Experts discuss rare link between concussion, suicide
The most recent CDC data show an estimated 329,290 children were treated in United States for sports and recreation-related injuries that included a diagnosis of concussion or traumatic brain injury.
For most children, the symptoms of concussion - headaches, nausea, balance problems or dizziness, vision problems, noise or light sensitivity, and concentration or memory problems will be limited to a few weeks and usually dissipate within a month when treated properly, according to the Concussion Legacy Foundation. Some patients will experience post-concussion syndrome, where these signs endure for 2 months or more.
In rare instances, concussions can lead to suicide. A review in the Canadian Medical Association Journal found a low overall rate of suicide in 235,110 patients with concussion, but that this rate was still three times the normal rate of suicide.
Although research is limited, there is some evidence that personal or family history of depression or mental illness prior to a concussion may increase the risk of suicide. A history of repeated traumatic brain injuries also may be a risk factor.
High-profile cases, such as NFL Hall of Famer Junior Seau, who committed suicide after a career that included multiple significant blows to the head, or Olympic cyclist Kelly Catlin, whose family said she committed suicide and also referenced a concussion that led to her having severe headaches and sensitivity to light, may lead patients or family members to fear a increased for suicide after a concussion or TBI. Clinicians should acknowledge the concussion-suicide link but it should be a limited part of discussions with patients and families after head injuries.
“Concussions are important and warrant prompt, serious medical attention, but they are not automatically doomsday,” Christopher C. Giza, MD, director of the University of California at Los Angeles' Steve Tisch BrainSPORT program, told Healio Primary Care Today.
“Though we know there is a history of mental health problems and psychological issues and suicide with traumatic brain injury, those usually occur in the moderate and severe head injuries that involve bleeding, bruising and damage to the frontal lobes that control mood and executive function. Most patients with concussion never reach this level, recover fully, and many go on to resume physical activity,” he continued. “Limit the time you spend discussing the link.”
Giza also stressed that the concussion-suicide link should be discussed with patients in a way that educates, not alarms.
He provided some clinical pearls on doing so: emphasizing the link is the exception, not the rule; addressing concussion symptoms and screening for mental conditions and authorize interventions as appropriate.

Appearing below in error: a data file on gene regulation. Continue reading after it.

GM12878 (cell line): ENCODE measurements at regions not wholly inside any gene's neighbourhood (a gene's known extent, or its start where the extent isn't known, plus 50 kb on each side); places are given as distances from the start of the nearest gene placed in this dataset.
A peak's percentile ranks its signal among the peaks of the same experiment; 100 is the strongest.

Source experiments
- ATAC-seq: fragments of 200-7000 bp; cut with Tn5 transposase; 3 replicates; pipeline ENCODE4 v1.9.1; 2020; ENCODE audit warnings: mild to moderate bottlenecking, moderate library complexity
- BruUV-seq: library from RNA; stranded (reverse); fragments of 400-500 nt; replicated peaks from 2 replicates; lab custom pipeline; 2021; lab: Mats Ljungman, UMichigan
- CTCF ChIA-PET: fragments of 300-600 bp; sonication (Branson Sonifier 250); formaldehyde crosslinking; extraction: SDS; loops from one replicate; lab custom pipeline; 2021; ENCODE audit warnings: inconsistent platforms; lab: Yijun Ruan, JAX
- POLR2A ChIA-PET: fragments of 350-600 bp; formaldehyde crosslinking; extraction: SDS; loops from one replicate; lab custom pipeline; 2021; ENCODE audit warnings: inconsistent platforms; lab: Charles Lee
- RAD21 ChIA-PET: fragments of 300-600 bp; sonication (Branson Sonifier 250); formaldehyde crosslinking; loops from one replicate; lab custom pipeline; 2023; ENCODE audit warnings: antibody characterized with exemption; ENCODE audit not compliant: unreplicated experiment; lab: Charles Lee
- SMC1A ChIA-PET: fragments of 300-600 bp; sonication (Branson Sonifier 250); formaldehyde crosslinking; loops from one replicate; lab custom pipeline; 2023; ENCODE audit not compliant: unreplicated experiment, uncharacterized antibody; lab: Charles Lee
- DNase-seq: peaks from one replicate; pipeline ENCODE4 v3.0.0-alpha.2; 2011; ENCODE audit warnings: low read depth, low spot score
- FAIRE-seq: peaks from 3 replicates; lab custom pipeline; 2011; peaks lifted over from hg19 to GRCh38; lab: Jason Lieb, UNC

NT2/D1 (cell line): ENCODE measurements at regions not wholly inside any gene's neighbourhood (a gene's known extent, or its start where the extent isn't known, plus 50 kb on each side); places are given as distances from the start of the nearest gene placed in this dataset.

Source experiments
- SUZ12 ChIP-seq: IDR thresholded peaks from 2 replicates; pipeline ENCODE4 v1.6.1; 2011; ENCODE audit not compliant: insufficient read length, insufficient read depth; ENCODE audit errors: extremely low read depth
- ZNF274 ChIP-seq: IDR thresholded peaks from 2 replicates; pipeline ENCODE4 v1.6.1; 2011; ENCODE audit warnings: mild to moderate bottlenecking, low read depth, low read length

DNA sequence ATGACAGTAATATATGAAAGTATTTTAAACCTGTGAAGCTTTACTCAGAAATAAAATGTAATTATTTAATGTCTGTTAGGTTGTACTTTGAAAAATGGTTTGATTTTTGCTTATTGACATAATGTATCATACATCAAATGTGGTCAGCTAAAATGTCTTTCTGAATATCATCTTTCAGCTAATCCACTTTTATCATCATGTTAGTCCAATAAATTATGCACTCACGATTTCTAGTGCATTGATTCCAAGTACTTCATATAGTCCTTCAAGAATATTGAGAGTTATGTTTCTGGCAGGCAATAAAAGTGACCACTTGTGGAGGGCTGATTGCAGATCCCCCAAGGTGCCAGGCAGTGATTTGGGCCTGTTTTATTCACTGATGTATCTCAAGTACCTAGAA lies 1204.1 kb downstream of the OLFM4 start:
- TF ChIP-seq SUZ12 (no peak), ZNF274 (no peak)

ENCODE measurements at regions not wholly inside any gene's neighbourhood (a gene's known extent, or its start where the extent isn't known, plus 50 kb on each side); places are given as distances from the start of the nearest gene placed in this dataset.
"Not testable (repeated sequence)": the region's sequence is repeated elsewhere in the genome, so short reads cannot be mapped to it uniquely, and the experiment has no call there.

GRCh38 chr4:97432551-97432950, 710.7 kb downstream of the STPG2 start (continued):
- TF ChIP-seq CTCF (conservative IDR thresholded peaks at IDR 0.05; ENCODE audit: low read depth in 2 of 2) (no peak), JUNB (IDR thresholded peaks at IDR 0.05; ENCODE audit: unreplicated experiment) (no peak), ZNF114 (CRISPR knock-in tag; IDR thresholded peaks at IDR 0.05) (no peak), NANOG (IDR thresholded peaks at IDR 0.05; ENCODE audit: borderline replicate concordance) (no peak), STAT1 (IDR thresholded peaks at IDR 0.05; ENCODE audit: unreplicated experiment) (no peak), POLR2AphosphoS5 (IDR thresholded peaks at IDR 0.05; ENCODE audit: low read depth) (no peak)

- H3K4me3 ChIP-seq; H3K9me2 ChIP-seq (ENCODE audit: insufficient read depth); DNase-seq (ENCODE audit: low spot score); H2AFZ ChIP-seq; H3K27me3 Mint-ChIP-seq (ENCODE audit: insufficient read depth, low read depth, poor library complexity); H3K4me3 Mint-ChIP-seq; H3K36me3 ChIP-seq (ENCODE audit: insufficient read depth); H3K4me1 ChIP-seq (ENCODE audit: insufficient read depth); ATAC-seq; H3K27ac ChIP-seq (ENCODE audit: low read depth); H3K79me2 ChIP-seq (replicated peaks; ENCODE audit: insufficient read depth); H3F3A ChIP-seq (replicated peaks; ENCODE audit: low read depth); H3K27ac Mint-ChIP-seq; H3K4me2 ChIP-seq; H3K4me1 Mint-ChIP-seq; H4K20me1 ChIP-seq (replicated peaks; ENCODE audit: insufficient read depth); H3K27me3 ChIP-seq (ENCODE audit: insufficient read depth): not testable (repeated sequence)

“Perhaps most importantly, do not focus on the concussion-related pain for too long and do not suggest the patient may fall athletically or academically behind their peers,” Giza said.
Even those who have discussed the concussion-suicide link with their primary care physicians will not always be forthright that they are suffering from depression or are contemplating suicide, Kevin E. Crutchfield, MD, director of the Comprehensive Sports Concussion Program at LifeBridge Health in Baltimore, warned.
“Patients rarely come in saying they feel depressed or that they want to take their own life. You must screen every patient that comes in to clinic with a reported, suspected or confirmed concussion with the PHQ-9, even those patients you have seen before and tested fine,” he told Healio Primary Care Today.
Joan R. Asarnow, PhD, ABPP, director of the Youth Stress & Mood Program at the University of California at Los Angeles said the Columbia Suicide Severity Rating Scale or Ask Suicide Screening Questions toolkit can also be used to assess suicide risk in pediatric patients who have been concussed.
“For patients who screen positive on a screening measure, you can connect them to a psychologist or psychiatrist for further evaluation, or seek consultation regarding optimal next steps given your patient’s presentation. Often times, initial screens are supplemented by 'therapeutic assessments of imminent behavioral risk.' These therapeutic assessments can provide both safety planning and other therapeutic interventions while also providing further evaluation of behaviors that are incompatible with suicide such as whether youths have reasons for living and safe strategies that they can use to respond to stress in a non-suicidal manner and whether parents feel able to protect the youth and restrict access to potentially deadly methods of suicide,” she said.